The defendants could have intended to commit a crime involving any number of area businesses. There was no attendant at the service station at the time of the arrest and there was no evidence indicating when the service station was scheduled to be opened. The facts are equally as consistent with burglary, which is defined as the breaking and entering into a building for purposes of a felony. The dissent concluded that the majority was punishing attempt based on "mere preparation and undefined intent."

7.2. Williams v. Commonwealth, 2004 Va.App. LEXIS 154. Williams does not contest that he possessed the intent to commit the crime. However, he contends that he did not commit an overt act towards the commission of a bank robbery.

The prosecution is required to establish an overt, ineffectual act which ‘must go beyond mere preparation and be done to produce the intended result." The act must establish an "actual intent" to commit the crime. Williams testified that he heard Cooper, talking about robbing a bank the day before the attempted robbery. Williams parked his car in an isolated area and the two stood outside the bank talking with each other and then pulled bandanas over their faces. Williams had his hand inside his knapsack and two walked towards the entrance to the bank. As they spotted Daughtery staring at them, they pulled down their bandanas, Williams threw his bag across his back and the two men continued walking towards the bank. They stopped at the entrance and at the last minute walked away.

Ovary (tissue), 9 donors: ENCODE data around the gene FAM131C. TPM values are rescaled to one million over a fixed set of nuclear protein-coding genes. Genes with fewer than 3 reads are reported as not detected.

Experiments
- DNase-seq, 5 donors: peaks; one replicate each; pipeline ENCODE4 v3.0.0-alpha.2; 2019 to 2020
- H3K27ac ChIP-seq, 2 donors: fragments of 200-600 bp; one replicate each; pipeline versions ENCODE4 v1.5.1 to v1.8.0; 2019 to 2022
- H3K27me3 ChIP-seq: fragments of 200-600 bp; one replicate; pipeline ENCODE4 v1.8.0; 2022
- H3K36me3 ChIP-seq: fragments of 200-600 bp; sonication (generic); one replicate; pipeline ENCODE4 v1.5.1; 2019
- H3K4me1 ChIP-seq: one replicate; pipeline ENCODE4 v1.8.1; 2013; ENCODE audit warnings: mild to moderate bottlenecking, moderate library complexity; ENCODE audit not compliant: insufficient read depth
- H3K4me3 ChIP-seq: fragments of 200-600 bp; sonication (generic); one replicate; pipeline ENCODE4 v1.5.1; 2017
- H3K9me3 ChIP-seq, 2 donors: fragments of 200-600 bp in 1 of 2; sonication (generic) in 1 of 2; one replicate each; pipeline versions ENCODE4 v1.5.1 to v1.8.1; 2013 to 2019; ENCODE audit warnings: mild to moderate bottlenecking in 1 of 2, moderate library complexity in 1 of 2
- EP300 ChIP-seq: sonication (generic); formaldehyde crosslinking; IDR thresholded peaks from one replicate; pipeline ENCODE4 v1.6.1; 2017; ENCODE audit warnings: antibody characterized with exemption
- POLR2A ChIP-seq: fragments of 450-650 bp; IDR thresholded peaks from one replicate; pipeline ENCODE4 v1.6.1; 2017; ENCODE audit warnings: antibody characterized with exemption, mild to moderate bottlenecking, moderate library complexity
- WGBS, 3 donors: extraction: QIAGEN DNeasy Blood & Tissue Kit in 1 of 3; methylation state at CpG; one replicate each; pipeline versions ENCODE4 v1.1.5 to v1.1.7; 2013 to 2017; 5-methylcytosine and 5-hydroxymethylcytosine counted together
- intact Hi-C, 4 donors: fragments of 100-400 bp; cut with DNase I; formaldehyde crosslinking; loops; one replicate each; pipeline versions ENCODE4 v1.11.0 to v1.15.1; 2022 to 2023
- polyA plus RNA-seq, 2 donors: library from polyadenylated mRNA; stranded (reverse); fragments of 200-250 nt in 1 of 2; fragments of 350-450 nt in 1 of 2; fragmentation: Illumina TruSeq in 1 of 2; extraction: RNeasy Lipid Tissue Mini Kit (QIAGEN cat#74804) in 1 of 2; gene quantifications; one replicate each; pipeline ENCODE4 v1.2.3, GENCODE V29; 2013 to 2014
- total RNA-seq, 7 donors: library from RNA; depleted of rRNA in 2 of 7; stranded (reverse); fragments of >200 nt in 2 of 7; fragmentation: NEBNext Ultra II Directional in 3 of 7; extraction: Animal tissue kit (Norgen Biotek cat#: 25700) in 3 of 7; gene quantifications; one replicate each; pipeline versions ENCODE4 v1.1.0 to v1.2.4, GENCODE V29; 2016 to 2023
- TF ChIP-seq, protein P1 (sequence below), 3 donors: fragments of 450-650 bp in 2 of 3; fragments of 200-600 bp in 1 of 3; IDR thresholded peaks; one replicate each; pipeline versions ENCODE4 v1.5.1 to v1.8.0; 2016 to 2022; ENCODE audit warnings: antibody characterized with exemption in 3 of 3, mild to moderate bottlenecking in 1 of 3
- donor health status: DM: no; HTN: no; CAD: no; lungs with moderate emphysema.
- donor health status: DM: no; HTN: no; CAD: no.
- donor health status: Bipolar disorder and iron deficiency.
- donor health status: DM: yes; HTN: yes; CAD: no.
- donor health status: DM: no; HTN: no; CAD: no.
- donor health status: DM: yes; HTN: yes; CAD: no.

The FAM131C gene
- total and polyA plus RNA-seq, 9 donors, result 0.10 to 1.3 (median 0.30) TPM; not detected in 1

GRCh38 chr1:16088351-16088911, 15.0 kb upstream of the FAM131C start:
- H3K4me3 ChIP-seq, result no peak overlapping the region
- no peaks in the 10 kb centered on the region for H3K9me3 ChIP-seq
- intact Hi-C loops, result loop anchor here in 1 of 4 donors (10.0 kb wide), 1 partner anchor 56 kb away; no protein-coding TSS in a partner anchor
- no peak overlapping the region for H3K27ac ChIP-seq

The trial court judge observed that the two defendants would have carried out the robbery had they not been observed by Daughtery. The Virginia Court of Appeals concluded that the "evidence is credible and sufficient for the fact finder to conclude that Williams did an overt act toward realizing the ultimate purpose of the robbery."